Search
  • marquelle18

MITES AND PIGGIES

Parasites can be a serious issue for piggies and one that can be challenging to detect. How familiar are you with the different types of parasites, signs to look for if they are present on your piggie, how to treat, and what issues they can cause in your furry potatoes? In today’s post, we are going to take a deeper dive into mites and how they impact piggies specifically.

Photo Credit: guineapiggles


TYPES of MITES:

• Static Fur Mites (are on the hair follicles)

o These mites are relatively harmless.

o You can see them with the naked eye.

o These mites can come in the hay we feed our piggies or be passed along from an infected piggie when in a herd setting and living in close quarters.

o These mites can be transferred from infected bedding also. So if you use fleece, it’s important to properly clean, so as to not risk infection to your other piggies.

o They lay their eggs on the hair shaft and look like dust/dandruff and are light in color, thus sometimes referred to as “walking dandruff”.

• Sarcoptic Mites (burrow under the skin) – these are the kind of mites that cause sarcoptic mange, which can be incredibly painful to a piggie

o These mites are microscopic and bury under the skin, so you will not be able to “see” them.

o They are usually passed from one infected pig to another.

o This is the more dangerous type of mite for your piggie to get.

SIGNS of MITES:

• Static Fur Mites –

o There will appear to be “dust” on your piggie.

o SCRATCHING

▪ Sometimes you may notice a “V” shape on your piggies rump, this is from them biting themselves to scratch the area where the mites are. If you see a “V” on your piggies lower back/rump, it would be best to have them seen by an exotic vet.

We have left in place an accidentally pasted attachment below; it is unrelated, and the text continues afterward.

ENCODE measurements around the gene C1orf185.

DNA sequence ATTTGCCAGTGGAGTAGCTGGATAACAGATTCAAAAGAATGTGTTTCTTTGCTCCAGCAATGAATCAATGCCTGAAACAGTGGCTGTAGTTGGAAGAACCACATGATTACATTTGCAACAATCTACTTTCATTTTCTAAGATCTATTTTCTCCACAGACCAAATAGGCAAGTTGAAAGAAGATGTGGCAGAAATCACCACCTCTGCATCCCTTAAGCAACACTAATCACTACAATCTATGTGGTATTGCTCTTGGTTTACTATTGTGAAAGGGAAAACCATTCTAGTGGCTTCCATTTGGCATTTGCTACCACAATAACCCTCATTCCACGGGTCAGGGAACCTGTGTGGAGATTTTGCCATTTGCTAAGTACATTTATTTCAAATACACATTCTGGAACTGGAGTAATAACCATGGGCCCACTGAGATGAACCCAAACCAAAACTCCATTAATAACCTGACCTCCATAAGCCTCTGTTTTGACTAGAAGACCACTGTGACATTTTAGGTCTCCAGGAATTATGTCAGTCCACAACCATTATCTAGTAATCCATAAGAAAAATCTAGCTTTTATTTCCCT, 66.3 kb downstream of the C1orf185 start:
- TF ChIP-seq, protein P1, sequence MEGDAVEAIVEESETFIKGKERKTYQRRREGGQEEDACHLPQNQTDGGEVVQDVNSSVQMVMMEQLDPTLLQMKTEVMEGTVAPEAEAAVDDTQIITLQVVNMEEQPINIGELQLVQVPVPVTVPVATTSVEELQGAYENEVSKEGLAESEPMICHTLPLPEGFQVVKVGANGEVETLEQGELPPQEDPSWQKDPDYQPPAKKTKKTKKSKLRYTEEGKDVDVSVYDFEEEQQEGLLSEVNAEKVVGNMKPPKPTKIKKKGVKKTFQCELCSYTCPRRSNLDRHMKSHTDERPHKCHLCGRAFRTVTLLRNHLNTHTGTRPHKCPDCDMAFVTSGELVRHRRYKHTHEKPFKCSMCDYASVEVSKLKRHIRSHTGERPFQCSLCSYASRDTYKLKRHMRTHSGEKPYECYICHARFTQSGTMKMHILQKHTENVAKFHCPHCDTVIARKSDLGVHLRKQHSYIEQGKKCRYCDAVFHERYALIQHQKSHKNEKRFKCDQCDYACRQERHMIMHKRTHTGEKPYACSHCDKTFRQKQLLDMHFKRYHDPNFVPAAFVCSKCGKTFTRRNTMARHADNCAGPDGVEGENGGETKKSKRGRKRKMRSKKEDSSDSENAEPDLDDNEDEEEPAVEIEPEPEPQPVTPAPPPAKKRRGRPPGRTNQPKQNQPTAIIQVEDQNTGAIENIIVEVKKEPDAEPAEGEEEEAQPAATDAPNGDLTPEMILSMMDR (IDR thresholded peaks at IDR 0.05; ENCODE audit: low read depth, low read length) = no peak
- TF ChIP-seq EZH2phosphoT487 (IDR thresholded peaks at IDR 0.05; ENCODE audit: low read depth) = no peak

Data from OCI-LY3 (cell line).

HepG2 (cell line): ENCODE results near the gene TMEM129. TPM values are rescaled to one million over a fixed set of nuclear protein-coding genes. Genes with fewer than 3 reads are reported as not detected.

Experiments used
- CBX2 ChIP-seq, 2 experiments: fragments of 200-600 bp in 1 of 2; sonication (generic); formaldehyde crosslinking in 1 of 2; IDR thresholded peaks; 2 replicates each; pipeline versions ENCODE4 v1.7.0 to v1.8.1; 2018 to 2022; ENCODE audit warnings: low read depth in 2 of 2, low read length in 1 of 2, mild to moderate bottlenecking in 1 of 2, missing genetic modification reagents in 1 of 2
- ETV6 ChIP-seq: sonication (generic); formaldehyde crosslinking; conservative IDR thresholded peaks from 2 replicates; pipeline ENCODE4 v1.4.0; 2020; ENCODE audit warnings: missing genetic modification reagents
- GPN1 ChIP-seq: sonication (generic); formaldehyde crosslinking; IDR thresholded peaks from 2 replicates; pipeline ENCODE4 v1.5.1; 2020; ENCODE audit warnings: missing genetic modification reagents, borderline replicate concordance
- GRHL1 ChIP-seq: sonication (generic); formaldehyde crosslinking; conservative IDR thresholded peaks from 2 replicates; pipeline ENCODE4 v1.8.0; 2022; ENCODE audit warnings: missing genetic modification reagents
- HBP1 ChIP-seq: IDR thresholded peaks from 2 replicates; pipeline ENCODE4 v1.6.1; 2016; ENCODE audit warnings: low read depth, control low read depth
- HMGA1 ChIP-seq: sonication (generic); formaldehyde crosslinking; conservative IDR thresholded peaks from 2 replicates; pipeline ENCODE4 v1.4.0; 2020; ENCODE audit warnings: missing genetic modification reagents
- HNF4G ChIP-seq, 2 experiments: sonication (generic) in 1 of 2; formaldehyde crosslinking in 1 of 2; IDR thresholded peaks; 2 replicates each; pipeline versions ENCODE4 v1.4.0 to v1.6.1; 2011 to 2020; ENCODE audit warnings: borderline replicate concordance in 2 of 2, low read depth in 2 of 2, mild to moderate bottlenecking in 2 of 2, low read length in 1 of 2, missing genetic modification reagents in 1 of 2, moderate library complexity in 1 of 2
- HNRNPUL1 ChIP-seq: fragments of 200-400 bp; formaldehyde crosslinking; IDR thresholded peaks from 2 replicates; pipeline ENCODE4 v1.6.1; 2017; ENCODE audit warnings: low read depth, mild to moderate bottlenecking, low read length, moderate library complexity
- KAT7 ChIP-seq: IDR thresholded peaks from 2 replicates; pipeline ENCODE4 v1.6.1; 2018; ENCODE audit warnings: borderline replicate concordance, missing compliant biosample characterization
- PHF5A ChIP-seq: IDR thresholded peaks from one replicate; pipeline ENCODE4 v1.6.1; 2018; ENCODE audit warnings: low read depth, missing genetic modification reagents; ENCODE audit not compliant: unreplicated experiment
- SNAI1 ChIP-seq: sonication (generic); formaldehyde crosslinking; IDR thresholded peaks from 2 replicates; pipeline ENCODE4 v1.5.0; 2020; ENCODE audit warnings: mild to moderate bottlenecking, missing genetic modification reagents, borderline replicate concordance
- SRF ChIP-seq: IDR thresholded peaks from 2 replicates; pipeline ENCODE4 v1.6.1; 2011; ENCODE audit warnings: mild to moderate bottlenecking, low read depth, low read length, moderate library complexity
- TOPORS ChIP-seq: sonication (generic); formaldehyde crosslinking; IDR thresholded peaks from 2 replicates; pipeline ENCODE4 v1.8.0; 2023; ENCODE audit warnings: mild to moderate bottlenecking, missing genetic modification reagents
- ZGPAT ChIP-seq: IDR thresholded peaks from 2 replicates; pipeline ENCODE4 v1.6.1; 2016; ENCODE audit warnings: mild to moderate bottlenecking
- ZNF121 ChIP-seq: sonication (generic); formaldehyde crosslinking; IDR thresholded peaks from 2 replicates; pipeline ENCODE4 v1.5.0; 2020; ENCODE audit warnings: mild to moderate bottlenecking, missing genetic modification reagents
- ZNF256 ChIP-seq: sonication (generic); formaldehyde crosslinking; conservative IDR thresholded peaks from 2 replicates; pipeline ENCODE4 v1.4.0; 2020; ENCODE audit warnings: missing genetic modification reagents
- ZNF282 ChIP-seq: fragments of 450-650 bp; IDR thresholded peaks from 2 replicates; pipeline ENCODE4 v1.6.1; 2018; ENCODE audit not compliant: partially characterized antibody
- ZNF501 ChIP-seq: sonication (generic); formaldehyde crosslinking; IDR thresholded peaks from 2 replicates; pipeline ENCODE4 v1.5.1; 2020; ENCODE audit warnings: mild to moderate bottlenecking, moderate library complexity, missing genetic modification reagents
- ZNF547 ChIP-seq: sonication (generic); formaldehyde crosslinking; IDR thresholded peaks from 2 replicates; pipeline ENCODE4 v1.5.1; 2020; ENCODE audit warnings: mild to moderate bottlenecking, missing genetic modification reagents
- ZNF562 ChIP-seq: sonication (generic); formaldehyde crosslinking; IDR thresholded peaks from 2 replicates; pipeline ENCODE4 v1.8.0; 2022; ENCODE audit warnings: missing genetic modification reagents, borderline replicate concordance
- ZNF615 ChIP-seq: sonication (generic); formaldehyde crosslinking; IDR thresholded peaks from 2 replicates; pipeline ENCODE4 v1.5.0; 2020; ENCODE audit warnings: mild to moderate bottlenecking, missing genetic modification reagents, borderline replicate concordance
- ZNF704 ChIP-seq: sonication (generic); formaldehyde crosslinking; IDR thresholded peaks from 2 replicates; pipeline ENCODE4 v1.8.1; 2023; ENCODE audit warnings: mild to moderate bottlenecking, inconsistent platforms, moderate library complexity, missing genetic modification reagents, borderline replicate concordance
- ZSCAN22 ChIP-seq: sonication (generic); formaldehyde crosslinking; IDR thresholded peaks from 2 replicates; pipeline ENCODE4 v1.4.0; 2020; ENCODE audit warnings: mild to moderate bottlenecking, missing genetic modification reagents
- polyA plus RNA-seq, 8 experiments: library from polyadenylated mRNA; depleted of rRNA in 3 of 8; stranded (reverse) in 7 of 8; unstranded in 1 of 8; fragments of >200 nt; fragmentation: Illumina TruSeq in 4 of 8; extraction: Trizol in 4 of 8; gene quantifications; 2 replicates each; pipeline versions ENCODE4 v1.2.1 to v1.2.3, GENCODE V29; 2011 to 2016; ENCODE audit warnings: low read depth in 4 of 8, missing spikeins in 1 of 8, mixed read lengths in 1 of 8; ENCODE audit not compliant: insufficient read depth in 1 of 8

Photo Credit: Squidgypigs


• Sarcoptic Mites –

o Bald patches/hair loss/yellow and crusty looking skin

o SCRATCHING/BITING/SORES (remember – these mites are incredibly painful and your piggie will bite, scratch, anything to make the pain of the burrowing mites stop)

o Weight loss can occur, which leads to lethargy.

o In extreme cases, this type of mite can cause seizures and death in piggies.



Photo Credit: Guinea Pig Connection


ADVICE on PREVENTION/TREATMENT:

First off, it’s always a good idea to have your piggie seen by an exotic vet on an annual basis, the same way we see a doctor yearly! At this annual check-in, you should have your vet evaluate your piggie for signs of parasites, so you can treat them, as soon as you find them.

The below advice on treatments is based on my own experience with my exotic vet. These have been the most effective and beneficial in the case of my piggies. There may be others who have different suggestions and that is ok! Most importantly, is identifying when your piggie may have mites and seeking assistance and treatment and preventing the spread to other piggies.

• Static Fur Mites:

o Do not buy cheap hay.

o Revolution (as prescribed by an exotic vet) is best in getting rid of static fur mites.

o Some people will also treat mites with Ivermectin, but it requires more doses than using Revolution does.

• Sarcoptic Mites:

o Revolution and Advantix Multi (as prescribed by an exotic vet) are best in getting rid of sarcoptic mites

o Some people will also treat these mites with Ivermectin, but it requires more doses than using Advantix Multi.

***of note – Advantix and Advantage are not good for pregnant or nursing piggies, discuss using Revolution as an alternative when this may be the case.

Good News! The parasites your piggie can get will not transfer to you or to other pets you have in the home! So! What are the key take-away’s from this post?

1. Make sure your piggie is being seen by an exotic vet for an annual check-up.

2. Keep an eye out for signs of mites, early prevention is always best.

3. If you suspect your piggie may have mites, get them in to an exotic vet ASAP and start properly cleaning your piggie’s area to try and stop the spread of parasites.


Photo Credit: photon_de

26 views0 comments

Recent Posts

See All